CHICAGO -- It's closing time for Lee Smith. This year is the last in which the dominant right-handed pitcher will be eligible for the Hall of Fame through the Baseball Writers' Association of America ballot.Smith, who turns 59 on Dec. 4, finished his 18-year-old career with 478 saves, and he
CHICAGO -- It's closing time for Lee Smith. This year is the last in which the dominant right-handed pitcher will be eligible for the Hall of Fame through the Baseball Writers' Association of America ballot.
Smith, who turns 59 on Dec. 4, finished his 18-year-old career with 478 saves, and he held the Major League record for career saves from 1993-2006. Trevor Hoffman then passed Smith's save total in '06, and finished his career with 601 saves, second only to Mariano Rivera's 652.
Only Hoyt Wilhelm, Rollie Fingers, Dennis Eckersley, Goose Gossage and Bruce Sutter have been inducted into the Hall of Fame based primarily on their relief pitching, and only Sutter was inducted with fewer innings or starting appearances than Smith.
But Smith hasn't gotten much support from the BBWAA. In the 14 previous years that he has been on the ballot, he has not received more than 50 percent of the vote, and last year, he garnered 34.1 percent.
A player's name must appear on at least 75 percent of the ballots to be elected, and voters can list up to 10 names. The announcement of the Class of 2017 is slated for Jan. 18 at 6 p.m. ET, and it will be simulcast on MLB Network and MLB.com The induction ceremony will be held on July 30 behind the Clark Sports Center in Cooperstown, N.Y.
"The only way I think Lee will get in is by the [Hall of Fame] Veteran's Committee," former teammate and Hall of Famer Fergie Jenkins said. "For eight to 10 years, he was the all-time leader in saves. He was pretty dominant."
Jenkins has a rooting interest, and not just because he and Smith were teammates on the Cubs. In 1982, when Jenkins was 38, he helpd the then 24-year-old Smith develop other pitches. At the time, Smith was sharing the closer duties with Willie Hernandez and Bill Campbell.
"[Smith] was a relief pitcher, but he only had one pitch, a fastball," Jenkins said. "I helped him with his slider and his curveball. He developed a pretty good slider. As big as he is and as hard as he threw, he didn't have to do much to develop a good slider. He just had to use his hands. Within a week or so, he had a heck of a good slider. It didn't take long and then he started racking up the saves."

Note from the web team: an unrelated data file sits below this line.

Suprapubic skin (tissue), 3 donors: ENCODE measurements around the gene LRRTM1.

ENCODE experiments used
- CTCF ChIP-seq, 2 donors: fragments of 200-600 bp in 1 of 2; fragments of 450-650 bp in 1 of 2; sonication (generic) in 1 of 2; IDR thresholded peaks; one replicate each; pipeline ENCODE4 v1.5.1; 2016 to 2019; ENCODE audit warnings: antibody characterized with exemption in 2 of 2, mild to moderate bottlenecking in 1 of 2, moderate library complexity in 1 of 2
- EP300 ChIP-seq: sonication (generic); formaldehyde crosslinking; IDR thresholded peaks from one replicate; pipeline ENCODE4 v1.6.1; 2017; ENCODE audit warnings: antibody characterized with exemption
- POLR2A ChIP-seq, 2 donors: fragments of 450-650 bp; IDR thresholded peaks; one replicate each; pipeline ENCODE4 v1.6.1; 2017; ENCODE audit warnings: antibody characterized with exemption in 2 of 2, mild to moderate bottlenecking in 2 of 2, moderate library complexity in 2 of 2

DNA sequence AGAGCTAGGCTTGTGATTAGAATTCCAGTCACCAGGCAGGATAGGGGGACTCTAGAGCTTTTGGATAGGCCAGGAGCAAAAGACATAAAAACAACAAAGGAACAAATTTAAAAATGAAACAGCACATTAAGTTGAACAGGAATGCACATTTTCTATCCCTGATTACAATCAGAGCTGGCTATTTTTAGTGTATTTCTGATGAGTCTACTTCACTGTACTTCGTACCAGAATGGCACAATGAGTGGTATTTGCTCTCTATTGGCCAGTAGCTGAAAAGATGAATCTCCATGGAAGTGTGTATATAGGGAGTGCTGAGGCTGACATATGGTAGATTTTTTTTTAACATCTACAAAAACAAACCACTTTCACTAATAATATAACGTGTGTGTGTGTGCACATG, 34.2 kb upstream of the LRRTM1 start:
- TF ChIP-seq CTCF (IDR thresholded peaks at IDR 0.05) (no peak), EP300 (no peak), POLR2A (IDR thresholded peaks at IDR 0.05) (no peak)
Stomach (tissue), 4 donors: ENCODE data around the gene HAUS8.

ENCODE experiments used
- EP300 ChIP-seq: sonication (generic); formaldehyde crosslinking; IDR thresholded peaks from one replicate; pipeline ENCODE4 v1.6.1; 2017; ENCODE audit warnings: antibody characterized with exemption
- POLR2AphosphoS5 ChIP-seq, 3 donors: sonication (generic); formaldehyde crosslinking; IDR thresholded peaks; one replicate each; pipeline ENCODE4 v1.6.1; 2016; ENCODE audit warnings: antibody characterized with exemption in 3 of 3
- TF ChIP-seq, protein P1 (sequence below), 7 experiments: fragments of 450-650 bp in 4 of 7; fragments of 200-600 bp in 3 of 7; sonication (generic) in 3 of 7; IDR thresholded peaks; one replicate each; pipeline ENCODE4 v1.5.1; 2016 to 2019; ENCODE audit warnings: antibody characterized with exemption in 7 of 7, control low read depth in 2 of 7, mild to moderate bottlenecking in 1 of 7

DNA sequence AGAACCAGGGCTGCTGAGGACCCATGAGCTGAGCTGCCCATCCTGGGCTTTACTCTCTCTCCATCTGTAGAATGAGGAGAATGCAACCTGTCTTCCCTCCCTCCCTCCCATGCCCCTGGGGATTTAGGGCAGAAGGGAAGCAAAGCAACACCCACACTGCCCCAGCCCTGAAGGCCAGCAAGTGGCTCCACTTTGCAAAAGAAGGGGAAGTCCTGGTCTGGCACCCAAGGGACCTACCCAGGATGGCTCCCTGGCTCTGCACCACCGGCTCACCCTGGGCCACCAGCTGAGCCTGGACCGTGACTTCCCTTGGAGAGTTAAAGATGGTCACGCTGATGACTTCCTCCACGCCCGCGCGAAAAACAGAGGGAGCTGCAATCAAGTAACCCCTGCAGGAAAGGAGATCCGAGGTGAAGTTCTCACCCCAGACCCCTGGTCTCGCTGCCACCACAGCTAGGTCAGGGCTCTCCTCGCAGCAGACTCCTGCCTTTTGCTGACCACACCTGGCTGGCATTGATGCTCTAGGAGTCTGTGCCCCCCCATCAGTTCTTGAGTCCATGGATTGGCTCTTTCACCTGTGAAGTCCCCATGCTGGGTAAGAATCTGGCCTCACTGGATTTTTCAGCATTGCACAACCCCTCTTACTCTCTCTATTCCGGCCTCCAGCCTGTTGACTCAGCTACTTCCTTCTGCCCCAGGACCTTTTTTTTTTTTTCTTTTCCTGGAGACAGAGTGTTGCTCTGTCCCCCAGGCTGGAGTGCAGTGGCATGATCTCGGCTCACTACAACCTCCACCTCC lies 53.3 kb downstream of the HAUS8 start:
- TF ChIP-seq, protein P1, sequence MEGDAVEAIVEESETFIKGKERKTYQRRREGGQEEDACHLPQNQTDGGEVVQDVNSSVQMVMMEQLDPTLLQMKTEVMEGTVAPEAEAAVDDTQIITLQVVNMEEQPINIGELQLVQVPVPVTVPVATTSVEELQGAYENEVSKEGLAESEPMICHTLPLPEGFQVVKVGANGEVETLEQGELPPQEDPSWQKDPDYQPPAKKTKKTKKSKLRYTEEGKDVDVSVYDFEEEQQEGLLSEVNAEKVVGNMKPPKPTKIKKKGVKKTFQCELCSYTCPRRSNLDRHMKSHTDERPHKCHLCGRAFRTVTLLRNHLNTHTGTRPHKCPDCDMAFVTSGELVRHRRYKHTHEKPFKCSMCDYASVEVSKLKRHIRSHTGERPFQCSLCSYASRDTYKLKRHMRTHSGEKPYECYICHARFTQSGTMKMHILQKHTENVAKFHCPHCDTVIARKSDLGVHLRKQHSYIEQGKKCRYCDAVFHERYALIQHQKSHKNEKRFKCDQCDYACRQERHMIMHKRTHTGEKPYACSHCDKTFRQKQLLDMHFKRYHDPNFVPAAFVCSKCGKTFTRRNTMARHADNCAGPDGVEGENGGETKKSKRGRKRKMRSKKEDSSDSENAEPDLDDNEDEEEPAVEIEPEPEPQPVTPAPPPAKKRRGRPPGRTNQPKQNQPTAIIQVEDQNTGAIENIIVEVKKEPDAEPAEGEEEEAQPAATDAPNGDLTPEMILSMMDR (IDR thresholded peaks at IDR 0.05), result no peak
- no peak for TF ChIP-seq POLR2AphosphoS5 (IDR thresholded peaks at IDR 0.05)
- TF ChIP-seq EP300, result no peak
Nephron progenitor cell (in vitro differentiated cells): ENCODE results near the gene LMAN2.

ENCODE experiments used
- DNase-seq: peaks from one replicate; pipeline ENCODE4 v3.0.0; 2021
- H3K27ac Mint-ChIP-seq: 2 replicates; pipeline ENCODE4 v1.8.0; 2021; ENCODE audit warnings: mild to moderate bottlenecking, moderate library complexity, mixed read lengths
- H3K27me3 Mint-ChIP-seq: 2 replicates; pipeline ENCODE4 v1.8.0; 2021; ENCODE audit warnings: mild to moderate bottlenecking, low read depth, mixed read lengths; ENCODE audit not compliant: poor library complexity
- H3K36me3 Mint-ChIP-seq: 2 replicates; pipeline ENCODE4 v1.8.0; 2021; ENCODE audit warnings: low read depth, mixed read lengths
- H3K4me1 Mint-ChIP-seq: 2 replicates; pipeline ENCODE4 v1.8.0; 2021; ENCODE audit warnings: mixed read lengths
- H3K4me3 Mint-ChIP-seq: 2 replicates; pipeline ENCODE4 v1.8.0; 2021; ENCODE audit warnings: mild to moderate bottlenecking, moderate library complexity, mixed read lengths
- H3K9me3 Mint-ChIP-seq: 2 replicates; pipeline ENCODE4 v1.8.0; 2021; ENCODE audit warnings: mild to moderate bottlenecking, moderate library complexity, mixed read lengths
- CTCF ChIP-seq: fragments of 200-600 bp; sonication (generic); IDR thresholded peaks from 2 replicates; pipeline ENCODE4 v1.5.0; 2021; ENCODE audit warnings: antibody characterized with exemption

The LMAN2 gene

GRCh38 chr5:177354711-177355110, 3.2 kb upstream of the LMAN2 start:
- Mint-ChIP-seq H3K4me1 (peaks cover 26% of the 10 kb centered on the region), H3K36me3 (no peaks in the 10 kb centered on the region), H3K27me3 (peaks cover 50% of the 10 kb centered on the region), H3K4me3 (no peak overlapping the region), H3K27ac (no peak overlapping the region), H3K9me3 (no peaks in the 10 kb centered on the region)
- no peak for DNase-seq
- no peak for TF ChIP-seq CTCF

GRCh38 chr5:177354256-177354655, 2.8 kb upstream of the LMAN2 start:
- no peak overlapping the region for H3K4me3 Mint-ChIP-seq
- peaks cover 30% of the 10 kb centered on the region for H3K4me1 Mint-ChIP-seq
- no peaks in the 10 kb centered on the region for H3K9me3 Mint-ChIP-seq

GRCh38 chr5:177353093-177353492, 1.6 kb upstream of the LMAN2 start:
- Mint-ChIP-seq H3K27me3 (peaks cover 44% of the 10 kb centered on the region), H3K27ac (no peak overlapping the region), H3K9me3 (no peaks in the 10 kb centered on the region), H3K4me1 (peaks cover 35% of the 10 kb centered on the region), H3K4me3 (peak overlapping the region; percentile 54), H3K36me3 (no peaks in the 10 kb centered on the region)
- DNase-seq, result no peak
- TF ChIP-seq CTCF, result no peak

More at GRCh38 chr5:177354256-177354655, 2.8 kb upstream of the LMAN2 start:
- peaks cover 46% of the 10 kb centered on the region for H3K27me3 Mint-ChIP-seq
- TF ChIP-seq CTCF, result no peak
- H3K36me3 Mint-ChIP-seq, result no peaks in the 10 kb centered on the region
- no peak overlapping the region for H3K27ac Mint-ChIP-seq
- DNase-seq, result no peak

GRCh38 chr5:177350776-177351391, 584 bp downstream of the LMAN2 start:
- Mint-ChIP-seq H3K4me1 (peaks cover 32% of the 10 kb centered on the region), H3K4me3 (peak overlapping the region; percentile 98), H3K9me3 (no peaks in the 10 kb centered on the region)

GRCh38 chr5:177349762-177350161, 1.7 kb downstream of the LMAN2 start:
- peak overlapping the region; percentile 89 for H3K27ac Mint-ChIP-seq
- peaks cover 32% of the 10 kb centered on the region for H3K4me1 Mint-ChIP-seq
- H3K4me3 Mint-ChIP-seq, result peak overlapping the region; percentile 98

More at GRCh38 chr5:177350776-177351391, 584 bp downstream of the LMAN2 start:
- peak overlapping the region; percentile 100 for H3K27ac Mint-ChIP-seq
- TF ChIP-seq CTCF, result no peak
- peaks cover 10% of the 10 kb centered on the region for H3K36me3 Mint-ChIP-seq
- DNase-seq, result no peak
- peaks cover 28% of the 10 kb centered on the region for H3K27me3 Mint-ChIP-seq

Smith was big at 6-foot 6-inches and an imposing figure on the mound. He didn't resist Jenkins' advice.
"Being young and trying to make the ballclub in '82, [Smith] had an open ear to what I was trying to tell him," Jenkins said. "I was trying to help him, and he knew that."
Smith, who was discovered by Buck O'Neil, and drafted by the Cubs in the second round in 1975, made his Major League debut in September 1980, and after adding that slider in '82, he got on a roll. Smith led the National League in saves in 1983 with 29, and did so again in 1991 with 47, and in '92 with 43. He then joined the Orioles and led the American League in saves in 1994 with 33.
Smith pitched for the Cubs from 1980-87, and also saved games for the Red Sox, Cardinals, Yankees, Orioles, Angels, Reds and Expos. The right-hander never won a Cy Young Award, but he did finish in the top 10 four times (1983, '91, '92 and '94), and also was as high as eighth in the Most Valuable Player Award voting in 1991. A seven-time All-Star, Smith won the Rolaids Relief Award three times (1991, '92, and '94).
And he listened to Jenkins.
"Someone of that strength, all he had to do was get another pitch and he became really dominant," Jenkins said.
And he did.
Carrie Muskat has covered the Cubs since 1987, and for MLB.com since 2001. She writes a blog, Muskat Ramblings. You can follow her on Twitter @CarrieMuskat and listen to her podcast.